Editor's Note: This article was originally published in the September 1985 issue of Arizona Highways.

WE BED DOWN IN DAN SADDLE where the world of oak meets the world of pine. A big alligator juniper anchors the camp. At 6,000 feet a soft breeze slips through the slot between the big canyons that rake the north flanks of the Santa Catalinas. At midnight a deer minces across the moonstruck meadow. Just over the main ridge of the range, a half-million people live — sprawling across the Santa Cruz Valley in the city of Tucson. That does not matter here. We have walked more than ten miles since dawn and have seen no one.

The mountain offers a loneliness of form. At sunset the range sinks into blades of color. Light pours across the slopes; the greens bite the golds; the blues seep into a growing blackness. On the ground near my head a bird thrashes, its rust sides throbbing against the carpet of brown oak leaves. The failing rays caress Cañada del Oro just to the west as the green gouge slides off the peaks and into the brown desert below. The big hole looks inviting, a simple walk from side to side.

I remember this verdant world as the night blankets the camp with the fury of the stars. For most of my life, the Catalinas have greeted me at sunrise and beckoned with canyons and ridges.

They make an easy offer, but they drive a hard bargain.

In 1871 Isaac Goldberg meets a former Apache captive in Tucson who tells him big chunks of gold are scattered at the head of the Cañada del Oro. Goldberg organizes a party of a dozen or more and follows the man to the bonanza. They find chunks of mica. Goldberg decides he wants to go home to Tucson. Eight days later, the starving party stumbles out of the range. He writes, “almost incredible hardships attended and encumbered our progress homeward — narrow steep trails between dreadful abysses, exhausting tracts of rocky sterility, and patches of brush so thick and thorny that our weary bodies lost their coverings, and our blistered feet their leather protectors. We were nearly naked, barefoot, and on the very brink of starvation, for we had not food except a small quantity of pinole and some wild grapes. ...”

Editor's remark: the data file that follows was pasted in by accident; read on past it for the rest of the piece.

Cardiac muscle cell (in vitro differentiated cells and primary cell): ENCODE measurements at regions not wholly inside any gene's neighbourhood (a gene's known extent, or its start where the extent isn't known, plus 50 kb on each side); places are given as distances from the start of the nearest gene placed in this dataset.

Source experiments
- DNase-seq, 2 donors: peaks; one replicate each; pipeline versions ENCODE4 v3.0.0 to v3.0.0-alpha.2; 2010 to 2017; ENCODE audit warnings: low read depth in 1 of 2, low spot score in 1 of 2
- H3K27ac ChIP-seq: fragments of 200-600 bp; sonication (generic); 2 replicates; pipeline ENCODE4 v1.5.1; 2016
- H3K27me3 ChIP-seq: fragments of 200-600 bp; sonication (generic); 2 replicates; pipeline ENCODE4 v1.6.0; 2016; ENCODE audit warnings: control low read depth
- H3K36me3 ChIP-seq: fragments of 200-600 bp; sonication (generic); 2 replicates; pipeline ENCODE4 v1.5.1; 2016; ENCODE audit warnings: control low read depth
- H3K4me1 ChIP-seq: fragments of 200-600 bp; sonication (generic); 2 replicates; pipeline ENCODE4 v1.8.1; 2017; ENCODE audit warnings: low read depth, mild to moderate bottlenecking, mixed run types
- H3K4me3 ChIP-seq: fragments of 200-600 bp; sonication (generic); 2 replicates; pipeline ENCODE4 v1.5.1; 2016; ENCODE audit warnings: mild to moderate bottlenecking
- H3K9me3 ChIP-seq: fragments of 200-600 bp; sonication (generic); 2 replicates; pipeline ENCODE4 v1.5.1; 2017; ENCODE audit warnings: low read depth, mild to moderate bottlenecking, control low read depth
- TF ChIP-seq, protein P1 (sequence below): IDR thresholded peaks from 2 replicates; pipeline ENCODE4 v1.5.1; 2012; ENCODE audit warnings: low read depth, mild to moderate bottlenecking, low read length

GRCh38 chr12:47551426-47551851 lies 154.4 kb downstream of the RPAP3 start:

In the dark night I sip cocoa and eye the frenzy of energy in the sky. The breeze whispers in the trees, and the deer walk between our sleeping forms.

We are alone; we are surrounded. Three miles up the ridge, a paved road slices through the forest and ends in the resort village of Summerhaven. Nearby a sawmill eats trees. Just below my camp a man once told me of treeing three bears on a lion hunt. To the east bighorn sheep keep watch above a resort complex.

The Catalinas are an island in a growing urban sea. The mountains are the prisoners of the world that feeds me. The island flings back casual efforts to know it and probe it and take it. From the road it is views; from the trail, hard miles. But this night it is rich and complicated and beckoning. The Catalinas are Tucson’s best idea of itself. The range abuts the city, and the city looks at the rock walls and remembers and dreams all the ancient thoughts of freedom. The mountain offers 200 square miles of wilderness next to a city plunging into the Age of the Computer.

Until the late nineteenth century, maps guessed at the general shape of the range. Only after World War I was a road completed on the back side. A thrill for automobile drivers.